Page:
Empty Shelves in Meat Sections Bring on Rush of New Hunters
We are a species of hunter-gatherers but for many, easy access to food at the grocery stores has taken away that instinct … until now. It is amazing how fast we return to our roots and to a focus on life’s essentials when that food supply is suddenly tough to come by. If there is anything good that has come out of COVID-19, it is that people are returning to an era of self-reliance to make sure we hunter-gatherers meet the survival needs of ourselves and our families. No wonder the latest news reports are filled with stories of how the coronavirus has opened the eyes of non-hunters to the benefits of acquiring their own protein through hunting.
For us hunters, it’s no surprise that state wildlife agencies in multiple states this spring are reporting increases in hunting licenses and permit applications as the coronavirus spreads. In just my native state of Colorado, the Gazette’s Woodmen Edition, published in Colorado Springs, says how the coronavirus pandemic has reinforced Coloradans' love for the outdoors. According to Colorado Parks and Wildlife (CPW) data, CPW received 624,104 applications for its annual big game draw, an increase from the 609,366 applications received in 2019.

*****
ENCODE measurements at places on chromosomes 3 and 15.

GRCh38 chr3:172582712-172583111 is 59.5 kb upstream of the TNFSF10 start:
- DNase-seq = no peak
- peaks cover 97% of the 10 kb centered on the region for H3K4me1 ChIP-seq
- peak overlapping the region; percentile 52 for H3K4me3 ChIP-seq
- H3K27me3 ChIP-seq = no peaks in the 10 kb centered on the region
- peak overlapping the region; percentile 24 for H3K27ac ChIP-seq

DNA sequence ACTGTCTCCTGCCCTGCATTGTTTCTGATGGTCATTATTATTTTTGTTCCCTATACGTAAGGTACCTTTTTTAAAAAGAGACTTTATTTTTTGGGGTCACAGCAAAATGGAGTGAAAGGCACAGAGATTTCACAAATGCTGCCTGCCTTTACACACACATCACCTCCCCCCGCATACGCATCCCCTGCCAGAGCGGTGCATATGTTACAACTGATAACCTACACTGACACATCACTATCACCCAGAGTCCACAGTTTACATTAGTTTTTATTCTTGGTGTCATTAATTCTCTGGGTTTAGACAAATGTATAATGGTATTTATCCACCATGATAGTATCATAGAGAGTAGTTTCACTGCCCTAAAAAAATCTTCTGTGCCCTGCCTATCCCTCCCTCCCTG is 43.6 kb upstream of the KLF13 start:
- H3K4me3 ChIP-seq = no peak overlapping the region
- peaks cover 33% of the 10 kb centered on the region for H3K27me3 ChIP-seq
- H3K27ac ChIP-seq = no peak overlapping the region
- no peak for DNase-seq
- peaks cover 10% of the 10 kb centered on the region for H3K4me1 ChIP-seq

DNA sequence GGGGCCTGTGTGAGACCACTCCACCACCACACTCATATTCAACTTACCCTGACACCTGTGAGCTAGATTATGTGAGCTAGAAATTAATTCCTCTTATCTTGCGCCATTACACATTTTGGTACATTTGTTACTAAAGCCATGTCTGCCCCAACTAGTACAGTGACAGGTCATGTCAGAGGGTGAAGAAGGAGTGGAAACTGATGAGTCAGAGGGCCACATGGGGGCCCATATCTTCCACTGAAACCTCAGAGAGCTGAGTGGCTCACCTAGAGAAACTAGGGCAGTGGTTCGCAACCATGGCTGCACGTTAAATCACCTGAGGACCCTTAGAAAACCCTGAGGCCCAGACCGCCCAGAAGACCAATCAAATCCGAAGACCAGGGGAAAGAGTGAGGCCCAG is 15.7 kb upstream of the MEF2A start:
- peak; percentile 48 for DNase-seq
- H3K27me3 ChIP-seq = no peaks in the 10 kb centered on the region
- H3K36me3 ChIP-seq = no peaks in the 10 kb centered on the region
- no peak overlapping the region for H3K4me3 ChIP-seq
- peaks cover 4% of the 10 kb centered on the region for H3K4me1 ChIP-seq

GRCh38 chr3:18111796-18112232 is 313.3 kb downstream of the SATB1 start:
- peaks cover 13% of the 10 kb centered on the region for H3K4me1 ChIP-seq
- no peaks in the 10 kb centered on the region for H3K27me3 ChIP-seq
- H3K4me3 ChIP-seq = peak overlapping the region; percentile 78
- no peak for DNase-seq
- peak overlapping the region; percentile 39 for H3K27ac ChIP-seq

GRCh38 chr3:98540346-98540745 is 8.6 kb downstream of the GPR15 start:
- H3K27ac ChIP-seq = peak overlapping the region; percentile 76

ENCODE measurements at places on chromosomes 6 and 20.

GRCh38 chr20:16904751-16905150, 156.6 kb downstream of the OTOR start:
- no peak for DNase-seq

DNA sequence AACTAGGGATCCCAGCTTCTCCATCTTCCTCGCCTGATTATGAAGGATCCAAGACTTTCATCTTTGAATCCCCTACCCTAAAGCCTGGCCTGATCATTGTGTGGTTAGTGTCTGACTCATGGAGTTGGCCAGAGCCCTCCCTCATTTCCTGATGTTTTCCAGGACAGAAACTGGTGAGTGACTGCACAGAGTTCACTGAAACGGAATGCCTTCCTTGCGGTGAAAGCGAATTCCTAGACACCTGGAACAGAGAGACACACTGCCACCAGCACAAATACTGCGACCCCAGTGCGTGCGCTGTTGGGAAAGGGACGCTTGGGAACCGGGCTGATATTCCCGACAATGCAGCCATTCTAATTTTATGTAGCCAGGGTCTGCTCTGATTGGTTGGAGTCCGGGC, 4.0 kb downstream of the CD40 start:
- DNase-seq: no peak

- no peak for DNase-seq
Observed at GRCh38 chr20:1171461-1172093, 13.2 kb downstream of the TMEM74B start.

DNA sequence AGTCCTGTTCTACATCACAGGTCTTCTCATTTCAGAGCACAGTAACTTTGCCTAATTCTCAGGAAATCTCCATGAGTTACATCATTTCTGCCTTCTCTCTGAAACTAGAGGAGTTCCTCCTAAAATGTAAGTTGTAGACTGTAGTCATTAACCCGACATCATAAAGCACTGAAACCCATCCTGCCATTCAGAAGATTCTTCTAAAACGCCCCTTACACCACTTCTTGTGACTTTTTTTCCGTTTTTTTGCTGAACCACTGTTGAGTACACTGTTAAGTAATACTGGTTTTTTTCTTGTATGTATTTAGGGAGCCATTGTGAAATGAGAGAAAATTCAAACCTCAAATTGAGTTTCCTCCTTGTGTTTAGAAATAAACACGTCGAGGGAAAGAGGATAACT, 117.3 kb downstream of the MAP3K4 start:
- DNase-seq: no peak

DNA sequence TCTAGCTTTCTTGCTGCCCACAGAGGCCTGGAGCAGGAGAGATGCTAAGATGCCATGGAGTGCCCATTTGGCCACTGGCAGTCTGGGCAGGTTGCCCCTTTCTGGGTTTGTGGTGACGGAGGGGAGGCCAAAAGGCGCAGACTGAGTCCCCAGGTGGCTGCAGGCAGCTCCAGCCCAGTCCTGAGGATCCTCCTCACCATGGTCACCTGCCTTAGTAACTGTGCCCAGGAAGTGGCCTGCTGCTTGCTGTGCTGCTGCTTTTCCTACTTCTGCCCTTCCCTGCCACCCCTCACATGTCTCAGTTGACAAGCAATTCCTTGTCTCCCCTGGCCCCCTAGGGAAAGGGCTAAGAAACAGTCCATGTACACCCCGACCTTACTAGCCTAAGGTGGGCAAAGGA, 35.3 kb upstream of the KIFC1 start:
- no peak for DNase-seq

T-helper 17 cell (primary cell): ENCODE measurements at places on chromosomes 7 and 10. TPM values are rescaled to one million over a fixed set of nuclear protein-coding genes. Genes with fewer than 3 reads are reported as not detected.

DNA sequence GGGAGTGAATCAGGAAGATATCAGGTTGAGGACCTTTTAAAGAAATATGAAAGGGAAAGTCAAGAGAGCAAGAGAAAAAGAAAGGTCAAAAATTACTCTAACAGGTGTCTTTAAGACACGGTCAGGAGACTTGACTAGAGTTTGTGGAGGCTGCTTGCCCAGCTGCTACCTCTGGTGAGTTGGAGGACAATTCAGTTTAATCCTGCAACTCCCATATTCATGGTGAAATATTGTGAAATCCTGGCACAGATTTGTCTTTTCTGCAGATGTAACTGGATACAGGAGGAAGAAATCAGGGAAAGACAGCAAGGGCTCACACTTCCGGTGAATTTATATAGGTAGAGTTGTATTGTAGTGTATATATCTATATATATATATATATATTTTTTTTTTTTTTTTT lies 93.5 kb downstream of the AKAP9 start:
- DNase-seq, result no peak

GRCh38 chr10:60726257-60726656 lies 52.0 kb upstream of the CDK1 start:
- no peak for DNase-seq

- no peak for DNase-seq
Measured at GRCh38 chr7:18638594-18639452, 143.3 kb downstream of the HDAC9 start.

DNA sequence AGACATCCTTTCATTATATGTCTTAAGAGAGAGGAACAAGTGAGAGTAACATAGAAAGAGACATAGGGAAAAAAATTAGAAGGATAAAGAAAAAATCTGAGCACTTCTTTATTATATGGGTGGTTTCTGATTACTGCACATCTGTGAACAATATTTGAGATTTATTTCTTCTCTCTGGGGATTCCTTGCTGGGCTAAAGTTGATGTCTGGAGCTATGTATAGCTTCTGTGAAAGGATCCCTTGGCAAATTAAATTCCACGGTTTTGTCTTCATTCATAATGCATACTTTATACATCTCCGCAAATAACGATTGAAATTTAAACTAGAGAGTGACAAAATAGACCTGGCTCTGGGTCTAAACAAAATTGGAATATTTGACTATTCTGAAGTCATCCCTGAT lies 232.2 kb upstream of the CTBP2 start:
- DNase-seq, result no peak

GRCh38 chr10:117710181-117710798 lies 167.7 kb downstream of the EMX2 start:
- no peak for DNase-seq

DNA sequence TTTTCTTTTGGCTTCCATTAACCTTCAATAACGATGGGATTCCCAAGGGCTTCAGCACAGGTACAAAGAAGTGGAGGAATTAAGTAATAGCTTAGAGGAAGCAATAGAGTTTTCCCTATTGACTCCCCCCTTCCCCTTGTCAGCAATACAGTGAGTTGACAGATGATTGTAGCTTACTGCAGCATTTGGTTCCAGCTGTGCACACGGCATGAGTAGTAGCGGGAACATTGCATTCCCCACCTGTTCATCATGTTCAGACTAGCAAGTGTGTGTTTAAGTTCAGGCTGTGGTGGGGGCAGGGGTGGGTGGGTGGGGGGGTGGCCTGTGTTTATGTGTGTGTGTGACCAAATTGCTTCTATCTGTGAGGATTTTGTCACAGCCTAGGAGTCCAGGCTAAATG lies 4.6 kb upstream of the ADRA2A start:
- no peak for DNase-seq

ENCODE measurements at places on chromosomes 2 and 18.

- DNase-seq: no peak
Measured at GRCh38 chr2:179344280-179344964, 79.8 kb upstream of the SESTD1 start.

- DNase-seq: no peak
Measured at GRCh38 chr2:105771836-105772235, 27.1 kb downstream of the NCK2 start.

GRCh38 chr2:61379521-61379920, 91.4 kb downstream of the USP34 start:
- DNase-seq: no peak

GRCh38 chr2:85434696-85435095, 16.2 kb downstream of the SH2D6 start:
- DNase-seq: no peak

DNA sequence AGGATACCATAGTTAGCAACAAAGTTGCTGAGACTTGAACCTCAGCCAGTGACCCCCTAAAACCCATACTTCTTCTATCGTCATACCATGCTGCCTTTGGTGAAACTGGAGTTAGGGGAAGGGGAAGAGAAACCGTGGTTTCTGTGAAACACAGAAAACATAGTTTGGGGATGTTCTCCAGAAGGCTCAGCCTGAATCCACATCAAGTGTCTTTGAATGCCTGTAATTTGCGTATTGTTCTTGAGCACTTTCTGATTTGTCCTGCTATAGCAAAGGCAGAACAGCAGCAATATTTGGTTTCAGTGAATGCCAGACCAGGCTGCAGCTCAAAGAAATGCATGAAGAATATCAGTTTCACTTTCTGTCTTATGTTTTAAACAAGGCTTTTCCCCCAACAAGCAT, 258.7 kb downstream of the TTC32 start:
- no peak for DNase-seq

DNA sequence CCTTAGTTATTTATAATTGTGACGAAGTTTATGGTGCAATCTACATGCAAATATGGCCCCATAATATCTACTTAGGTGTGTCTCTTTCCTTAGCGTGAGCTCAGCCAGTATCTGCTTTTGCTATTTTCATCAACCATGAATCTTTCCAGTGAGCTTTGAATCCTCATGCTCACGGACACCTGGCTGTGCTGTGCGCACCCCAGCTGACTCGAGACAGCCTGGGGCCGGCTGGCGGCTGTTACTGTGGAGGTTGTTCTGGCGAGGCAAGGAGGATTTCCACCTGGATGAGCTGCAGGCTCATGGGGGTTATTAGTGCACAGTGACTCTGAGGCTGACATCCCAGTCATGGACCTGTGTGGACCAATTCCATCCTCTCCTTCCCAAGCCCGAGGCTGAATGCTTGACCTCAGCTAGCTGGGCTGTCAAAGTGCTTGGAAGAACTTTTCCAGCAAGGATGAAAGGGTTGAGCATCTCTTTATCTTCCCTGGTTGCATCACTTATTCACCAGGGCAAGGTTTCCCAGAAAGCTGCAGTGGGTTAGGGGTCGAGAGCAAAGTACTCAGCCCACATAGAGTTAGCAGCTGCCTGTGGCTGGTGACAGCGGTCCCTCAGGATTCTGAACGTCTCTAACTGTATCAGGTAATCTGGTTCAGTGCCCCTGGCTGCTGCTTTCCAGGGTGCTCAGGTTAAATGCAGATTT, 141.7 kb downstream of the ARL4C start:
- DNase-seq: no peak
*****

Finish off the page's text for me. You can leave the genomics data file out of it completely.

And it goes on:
In covering this trend, Fox News, Reuters and other media outlets are reporting that more Americans are now turning to hunting, many for the first time, due to shortages of meat due to the coronavirus pandemic. And with ensuing daily reports about potential and upcoming breaks in the U.S. food chain as meat plants shut down, there undoubtedly will be many more people realizing there is an option besides shopping at the grocery store.
Click here to read the entire article at nrahlf.org.
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